Further, 1α-hydroxy-vitamin D is very sensitive to exposure to light, particularly to ultraviolet light and, therefore, its handling or treatment should be effected very carefully. Particularly, the preparation of the oily solution of a 1α-hydroxy-vitamin D and its encapsulation should be effected under light-intercepted conditions. In addition, since the resulting oily solution and capsules are also sensitive to exposure to visible light, they need to be stored or transported under cool and dark conditions and, therefore, the handling is very complicated.
The inventors of this invention searched for a way of preparing a stable pharmaceutical preparation containing a 1α-hydroxy-vitamin D, giving emphasis to selection of suitable oily diluents. They found that a triglyceride of fatty acid, especially triglyceride of saturated middle chain fatty acid(s) (referred to as MCT hereinafter) is suitable, because 1α-hydroxy-vitamin D is easily dispersed in such triglyceride and also it is easily and quickly absorbed in the intestinal tract. It was found that a pharmaceutical preparation which is manufactured by dissolving a 1α-hydroxy-vitamin D in an MCT, encapsulating the solution in soft gelatin capsules and wrapping the capsule preparation with a transparent plastic film capable of intercepting ultraviolet light in a conventional manner is stable under exposure to ultraviolet light and is easily and quickly absorbed in the intestinal tract.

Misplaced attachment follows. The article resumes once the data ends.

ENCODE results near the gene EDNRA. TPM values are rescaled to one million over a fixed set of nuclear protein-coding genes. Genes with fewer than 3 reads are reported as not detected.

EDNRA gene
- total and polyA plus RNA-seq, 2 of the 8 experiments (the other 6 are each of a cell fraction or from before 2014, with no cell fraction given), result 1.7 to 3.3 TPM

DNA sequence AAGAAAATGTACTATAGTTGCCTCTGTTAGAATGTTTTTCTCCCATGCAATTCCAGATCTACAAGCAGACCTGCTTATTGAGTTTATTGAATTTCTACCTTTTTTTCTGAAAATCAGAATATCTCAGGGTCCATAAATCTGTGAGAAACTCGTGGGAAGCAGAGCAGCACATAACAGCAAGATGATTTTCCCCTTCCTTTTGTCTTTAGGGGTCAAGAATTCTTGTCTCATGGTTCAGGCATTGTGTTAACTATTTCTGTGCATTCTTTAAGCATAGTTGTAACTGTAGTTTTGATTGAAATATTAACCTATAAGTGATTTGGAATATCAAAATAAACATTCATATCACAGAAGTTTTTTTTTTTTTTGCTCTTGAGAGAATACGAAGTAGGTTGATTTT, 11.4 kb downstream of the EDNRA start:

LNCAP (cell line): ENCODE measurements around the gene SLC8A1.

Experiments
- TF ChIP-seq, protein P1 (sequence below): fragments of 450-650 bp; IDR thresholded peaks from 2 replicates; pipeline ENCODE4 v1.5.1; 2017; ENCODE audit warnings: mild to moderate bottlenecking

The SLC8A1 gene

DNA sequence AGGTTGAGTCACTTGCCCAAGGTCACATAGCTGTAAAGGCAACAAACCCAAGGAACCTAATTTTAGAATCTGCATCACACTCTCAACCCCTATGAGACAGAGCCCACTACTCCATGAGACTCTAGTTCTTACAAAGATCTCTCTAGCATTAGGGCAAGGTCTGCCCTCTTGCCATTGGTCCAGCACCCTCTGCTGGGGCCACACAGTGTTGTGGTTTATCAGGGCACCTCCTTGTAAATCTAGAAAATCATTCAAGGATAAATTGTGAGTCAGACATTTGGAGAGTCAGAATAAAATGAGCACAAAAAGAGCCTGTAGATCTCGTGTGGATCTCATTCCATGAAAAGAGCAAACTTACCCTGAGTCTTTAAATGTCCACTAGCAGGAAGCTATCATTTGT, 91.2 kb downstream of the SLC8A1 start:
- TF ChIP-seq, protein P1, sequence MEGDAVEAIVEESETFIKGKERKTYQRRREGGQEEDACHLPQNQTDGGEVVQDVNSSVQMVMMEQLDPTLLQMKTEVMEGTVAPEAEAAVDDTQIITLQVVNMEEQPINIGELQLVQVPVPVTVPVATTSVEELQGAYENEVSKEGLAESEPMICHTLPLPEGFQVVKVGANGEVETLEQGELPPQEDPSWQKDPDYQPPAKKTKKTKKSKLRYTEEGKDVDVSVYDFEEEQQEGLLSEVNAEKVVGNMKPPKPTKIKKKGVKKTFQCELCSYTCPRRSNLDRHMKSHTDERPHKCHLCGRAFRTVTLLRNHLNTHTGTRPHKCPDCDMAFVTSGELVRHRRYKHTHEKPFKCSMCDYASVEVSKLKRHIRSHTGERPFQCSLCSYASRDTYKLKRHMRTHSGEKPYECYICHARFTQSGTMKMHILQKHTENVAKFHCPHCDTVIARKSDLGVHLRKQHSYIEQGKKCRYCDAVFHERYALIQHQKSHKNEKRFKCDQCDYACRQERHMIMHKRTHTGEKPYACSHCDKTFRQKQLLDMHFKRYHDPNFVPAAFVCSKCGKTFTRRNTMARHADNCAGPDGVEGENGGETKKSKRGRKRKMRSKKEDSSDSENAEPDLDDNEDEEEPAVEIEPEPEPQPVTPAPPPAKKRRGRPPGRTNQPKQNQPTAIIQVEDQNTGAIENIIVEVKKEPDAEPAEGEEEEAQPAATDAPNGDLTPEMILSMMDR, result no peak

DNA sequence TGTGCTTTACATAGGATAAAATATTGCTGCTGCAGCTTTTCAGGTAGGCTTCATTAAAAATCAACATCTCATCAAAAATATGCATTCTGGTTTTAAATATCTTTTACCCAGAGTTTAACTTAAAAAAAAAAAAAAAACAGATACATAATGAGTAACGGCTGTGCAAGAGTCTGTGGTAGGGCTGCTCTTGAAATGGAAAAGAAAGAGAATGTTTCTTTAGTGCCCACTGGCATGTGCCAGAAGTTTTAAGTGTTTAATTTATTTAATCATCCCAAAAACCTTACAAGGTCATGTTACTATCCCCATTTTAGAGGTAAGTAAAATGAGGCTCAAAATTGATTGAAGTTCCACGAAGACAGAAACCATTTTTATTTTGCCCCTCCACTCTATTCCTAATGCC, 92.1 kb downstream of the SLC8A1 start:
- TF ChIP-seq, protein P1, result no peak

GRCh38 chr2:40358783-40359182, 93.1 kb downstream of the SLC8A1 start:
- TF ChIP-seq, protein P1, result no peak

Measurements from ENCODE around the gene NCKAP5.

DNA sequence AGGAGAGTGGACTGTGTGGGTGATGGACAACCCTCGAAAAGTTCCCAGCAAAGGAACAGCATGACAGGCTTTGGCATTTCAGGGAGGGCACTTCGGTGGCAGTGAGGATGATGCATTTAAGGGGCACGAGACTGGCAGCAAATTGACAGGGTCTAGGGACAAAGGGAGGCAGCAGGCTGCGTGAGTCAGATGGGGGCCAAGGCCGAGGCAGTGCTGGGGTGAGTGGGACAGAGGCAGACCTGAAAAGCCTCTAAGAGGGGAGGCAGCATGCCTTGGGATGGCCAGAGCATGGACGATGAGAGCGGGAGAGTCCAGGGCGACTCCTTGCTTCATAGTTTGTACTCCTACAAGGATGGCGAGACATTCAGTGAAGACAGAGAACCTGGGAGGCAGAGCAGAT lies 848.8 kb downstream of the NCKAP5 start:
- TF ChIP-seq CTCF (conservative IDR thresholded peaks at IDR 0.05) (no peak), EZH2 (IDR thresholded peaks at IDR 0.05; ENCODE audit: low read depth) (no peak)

However, such preparation was unstable under exposure to visible light. One reason is because commercially available MCT is derived from natural material and, therefore, certain substances which adversely influence the stability of a 1α-hydroxy-vitamin D are present in trace amounts and can not be completely removed by the usual separation or purification processes. The inventors tried to purify a commercially available MCT by several distillation and decoloration steps. However, an oily preparation containing a 1α-hydroxy-vitamin D prepared by the use of the MCT purified as above was still unstable under exposure to visible light and became inactive with the passage of time.
The inventors of this invention continued their research to find the surprising fact that a very stable oily preparation of a 1α-hydroxy-vitamin D can be obtained by dissolving the vitamin in MCT which has previously been irradiated with ultraviolet light. Further, the inventors found from their study of a high performance liquid chromatogram of MCT that the irradiation with ultraviolet light causes certain characteristic variation of peak(s) and that there is significant correlation between the variation of the peak(s) and the stability of a 1α-hydroxy-vitamin D in the irradiated MCT. They continued their study based on this discovery to complete this invention.